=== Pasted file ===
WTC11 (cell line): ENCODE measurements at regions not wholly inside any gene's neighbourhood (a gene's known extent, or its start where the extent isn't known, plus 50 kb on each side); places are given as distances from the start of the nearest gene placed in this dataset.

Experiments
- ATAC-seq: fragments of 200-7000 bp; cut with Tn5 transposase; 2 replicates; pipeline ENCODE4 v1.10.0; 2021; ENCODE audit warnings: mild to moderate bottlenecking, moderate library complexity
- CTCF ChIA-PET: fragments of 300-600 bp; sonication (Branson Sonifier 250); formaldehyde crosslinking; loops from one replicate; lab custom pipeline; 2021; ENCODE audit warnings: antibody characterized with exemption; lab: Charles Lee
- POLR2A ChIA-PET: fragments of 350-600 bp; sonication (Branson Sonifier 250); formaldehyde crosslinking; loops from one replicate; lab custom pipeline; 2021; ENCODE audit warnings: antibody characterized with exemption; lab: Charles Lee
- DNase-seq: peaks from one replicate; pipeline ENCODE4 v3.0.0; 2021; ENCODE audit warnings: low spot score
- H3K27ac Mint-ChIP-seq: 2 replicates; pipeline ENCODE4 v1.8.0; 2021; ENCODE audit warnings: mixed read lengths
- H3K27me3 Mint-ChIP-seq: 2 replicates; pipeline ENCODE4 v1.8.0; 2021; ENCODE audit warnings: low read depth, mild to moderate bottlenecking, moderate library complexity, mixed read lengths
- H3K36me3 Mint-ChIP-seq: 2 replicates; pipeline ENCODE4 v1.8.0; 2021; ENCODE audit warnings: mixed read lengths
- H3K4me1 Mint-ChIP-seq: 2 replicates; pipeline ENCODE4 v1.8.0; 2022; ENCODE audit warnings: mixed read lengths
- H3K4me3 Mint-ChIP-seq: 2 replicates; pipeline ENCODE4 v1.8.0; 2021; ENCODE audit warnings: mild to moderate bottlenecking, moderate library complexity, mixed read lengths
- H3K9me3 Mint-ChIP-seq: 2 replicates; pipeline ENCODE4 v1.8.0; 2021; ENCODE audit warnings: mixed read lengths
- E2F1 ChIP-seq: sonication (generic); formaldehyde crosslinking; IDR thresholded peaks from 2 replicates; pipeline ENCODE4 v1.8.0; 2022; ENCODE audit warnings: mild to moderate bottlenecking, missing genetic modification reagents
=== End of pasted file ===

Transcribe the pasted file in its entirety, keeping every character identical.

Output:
WTC11 (cell line): ENCODE measurements at regions not wholly inside any gene's neighbourhood (a gene's known extent, or its start where the extent isn't known, plus 50 kb on each side); places are given as distances from the start of the nearest gene placed in this dataset.

Experiments
- ATAC-seq: fragments of 200-7000 bp; cut with Tn5 transposase; 2 replicates; pipeline ENCODE4 v1.10.0; 2021; ENCODE audit warnings: mild to moderate bottlenecking, moderate library complexity
- CTCF ChIA-PET: fragments of 300-600 bp; sonication (Branson Sonifier 250); formaldehyde crosslinking; loops from one replicate; lab custom pipeline; 2021; ENCODE audit warnings: antibody characterized with exemption; lab: Charles Lee
- POLR2A ChIA-PET: fragments of 350-600 bp; sonication (Branson Sonifier 250); formaldehyde crosslinking; loops from one replicate; lab custom pipeline; 2021; ENCODE audit warnings: antibody characterized with exemption; lab: Charles Lee
- DNase-seq: peaks from one replicate; pipeline ENCODE4 v3.0.0; 2021; ENCODE audit warnings: low spot score
- H3K27ac Mint-ChIP-seq: 2 replicates; pipeline ENCODE4 v1.8.0; 2021; ENCODE audit warnings: mixed read lengths
- H3K27me3 Mint-ChIP-seq: 2 replicates; pipeline ENCODE4 v1.8.0; 2021; ENCODE audit warnings: low read depth, mild to moderate bottlenecking, moderate library complexity, mixed read lengths
- H3K36me3 Mint-ChIP-seq: 2 replicates; pipeline ENCODE4 v1.8.0; 2021; ENCODE audit warnings: mixed read lengths
- H3K4me1 Mint-ChIP-seq: 2 replicates; pipeline ENCODE4 v1.8.0; 2022; ENCODE audit warnings: mixed read lengths
- H3K4me3 Mint-ChIP-seq: 2 replicates; pipeline ENCODE4 v1.8.0; 2021; ENCODE audit warnings: mild to moderate bottlenecking, moderate library complexity, mixed read lengths
- H3K9me3 Mint-ChIP-seq: 2 replicates; pipeline ENCODE4 v1.8.0; 2021; ENCODE audit warnings: mixed read lengths
- E2F1 ChIP-seq: sonication (generic); formaldehyde crosslinking; IDR thresholded peaks from 2 replicates; pipeline ENCODE4 v1.8.0; 2022; ENCODE audit warnings: mild to moderate bottlenecking, missing genetic modification reagents